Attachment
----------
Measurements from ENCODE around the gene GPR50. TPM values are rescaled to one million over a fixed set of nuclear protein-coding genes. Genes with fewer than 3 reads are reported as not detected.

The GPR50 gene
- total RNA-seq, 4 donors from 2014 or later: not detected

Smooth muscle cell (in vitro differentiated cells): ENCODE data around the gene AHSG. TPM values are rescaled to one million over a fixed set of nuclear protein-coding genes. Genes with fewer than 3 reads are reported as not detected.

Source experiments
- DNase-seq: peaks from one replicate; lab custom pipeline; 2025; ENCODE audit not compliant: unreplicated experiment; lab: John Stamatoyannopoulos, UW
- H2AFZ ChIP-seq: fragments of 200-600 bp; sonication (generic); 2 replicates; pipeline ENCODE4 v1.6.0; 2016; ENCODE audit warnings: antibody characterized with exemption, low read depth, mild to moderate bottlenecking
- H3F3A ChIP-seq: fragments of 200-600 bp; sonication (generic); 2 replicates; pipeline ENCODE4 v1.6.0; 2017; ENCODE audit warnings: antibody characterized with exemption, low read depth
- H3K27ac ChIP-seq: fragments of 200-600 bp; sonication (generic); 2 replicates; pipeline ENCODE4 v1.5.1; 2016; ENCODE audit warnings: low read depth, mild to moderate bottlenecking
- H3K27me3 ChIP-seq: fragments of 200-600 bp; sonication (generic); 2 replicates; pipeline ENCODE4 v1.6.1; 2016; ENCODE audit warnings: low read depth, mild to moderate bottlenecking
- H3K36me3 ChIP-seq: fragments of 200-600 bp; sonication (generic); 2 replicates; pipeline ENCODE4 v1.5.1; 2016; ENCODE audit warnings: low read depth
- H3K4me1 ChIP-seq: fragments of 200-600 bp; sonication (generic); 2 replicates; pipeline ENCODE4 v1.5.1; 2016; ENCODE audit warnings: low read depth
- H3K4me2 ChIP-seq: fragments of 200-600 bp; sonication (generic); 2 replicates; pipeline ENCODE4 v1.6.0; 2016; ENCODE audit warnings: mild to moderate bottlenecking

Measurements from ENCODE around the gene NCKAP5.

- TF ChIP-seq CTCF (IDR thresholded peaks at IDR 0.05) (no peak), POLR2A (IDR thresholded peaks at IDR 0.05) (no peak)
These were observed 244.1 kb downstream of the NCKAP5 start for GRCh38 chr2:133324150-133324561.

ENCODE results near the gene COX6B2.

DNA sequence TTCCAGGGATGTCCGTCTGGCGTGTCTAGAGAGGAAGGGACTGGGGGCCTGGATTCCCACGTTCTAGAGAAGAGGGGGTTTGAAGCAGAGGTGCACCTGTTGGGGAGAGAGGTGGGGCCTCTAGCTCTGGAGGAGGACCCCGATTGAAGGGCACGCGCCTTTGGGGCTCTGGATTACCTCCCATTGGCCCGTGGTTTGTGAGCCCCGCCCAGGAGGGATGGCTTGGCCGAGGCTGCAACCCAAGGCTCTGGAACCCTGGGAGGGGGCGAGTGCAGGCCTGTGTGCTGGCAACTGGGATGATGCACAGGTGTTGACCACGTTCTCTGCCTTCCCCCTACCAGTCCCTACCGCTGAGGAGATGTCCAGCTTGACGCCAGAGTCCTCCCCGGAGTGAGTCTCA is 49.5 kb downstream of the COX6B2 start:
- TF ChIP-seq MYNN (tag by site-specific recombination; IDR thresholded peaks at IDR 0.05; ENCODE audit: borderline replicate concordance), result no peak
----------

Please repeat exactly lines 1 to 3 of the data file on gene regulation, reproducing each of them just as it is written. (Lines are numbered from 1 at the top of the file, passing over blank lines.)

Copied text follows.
Measurements from ENCODE around the gene GPR50. TPM values are rescaled to one million over a fixed set of nuclear protein-coding genes. Genes with fewer than 3 reads are reported as not detected.

The GPR50 gene
- total RNA-seq, 4 donors from 2014 or later: not detected